Following in the footsteps of Cream (1998), Fresh Cream (2000) and Cream 3 (2003), Ice Cream: Contemporary Art in Culture is a global survey of some of the most significant emerging artists working today. With a new selection of 100 artists exclusively chosen by a team of ten internationally renowned curators, this exhibition-in-a-book acts as an expert guide to the trends of tomorrow.
The ten key curators were chosen by Phaidon for their knowledge, acute vision and critical regard. First, each curator nominated ten artists that they felt best represented the ‘cream’ of current contemporary art. They then worked with the artists to select the very best and most representative pieces for inclusion in the book. This volume brings a new twist to the series with the inclusion of The Wrong Gallery as one of our curators. Unlike their nine colleagues, the team from The Wrong Gallery selected only artists who were more than sixty years old and who have recently re-emerged into the contemporary art world’s consciousness. This crossing of generations is not often found in titles focusing on lesser-known artists and brings a distinctive depth and flavour to Ice Cream.
At the same time, Ice Cream offers a panoramic view of an increasingly globalized contemporary landscape. More than ever, the ability to see across geographical borders is vital to understanding the latest developments in art, and the Ice Cream curators have brought their knowledge of grassroots scenes – here spanning more than two dozen countries around the globe – to find today’s most significant emerging artists, no matter where in the world they’ve chosen to make their work.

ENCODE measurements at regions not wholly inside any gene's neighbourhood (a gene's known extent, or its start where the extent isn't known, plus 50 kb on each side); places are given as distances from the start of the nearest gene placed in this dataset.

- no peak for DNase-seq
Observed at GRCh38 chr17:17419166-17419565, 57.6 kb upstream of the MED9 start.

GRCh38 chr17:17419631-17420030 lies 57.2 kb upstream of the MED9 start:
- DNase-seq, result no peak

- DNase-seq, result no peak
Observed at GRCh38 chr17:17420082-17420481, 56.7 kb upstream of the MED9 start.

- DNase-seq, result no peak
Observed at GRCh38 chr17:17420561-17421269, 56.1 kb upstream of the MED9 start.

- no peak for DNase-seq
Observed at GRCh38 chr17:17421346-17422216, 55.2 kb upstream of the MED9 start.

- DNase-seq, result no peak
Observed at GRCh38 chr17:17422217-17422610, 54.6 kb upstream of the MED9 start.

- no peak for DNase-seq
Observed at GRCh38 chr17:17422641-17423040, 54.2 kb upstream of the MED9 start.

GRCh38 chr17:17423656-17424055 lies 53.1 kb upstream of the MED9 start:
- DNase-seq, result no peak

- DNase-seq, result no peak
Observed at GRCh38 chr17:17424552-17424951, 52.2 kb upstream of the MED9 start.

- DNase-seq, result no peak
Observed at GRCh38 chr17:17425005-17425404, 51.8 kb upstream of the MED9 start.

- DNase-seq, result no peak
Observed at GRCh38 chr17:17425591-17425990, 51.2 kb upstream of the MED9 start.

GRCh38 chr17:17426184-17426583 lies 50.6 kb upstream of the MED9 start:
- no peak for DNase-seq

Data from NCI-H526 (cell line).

As with Cream 3, the curators have also selected ten source artists from a preceding generation who have influenced and inspired both them and the artists included here. The addition of these established names provides the reader with the opportunity to reflect upon the works by emerging artists from a different vantage point.
Other innovations found in this edition are the brave responses to the challenge of describing works that are temporary and ephemeral in nature. For example, Tino Sehgal is an artist who chooses not to document his works with photographs, preferring that they be experienced first-hand or described to others by one who has experienced them. In order to include this artist, curator Jens Hoffmann has produced specially commissioned ‘text/images’ that describe the performances.
Of course the experience of personally confronting art is undoubtedly inimitable and there is no substitute for looking at art in its intended context. However, by consolidating information that would be impossible to gather without years of study and criss-crossing the globe, Ice Cream provides a compact and rich resource that can be revisited time and time again.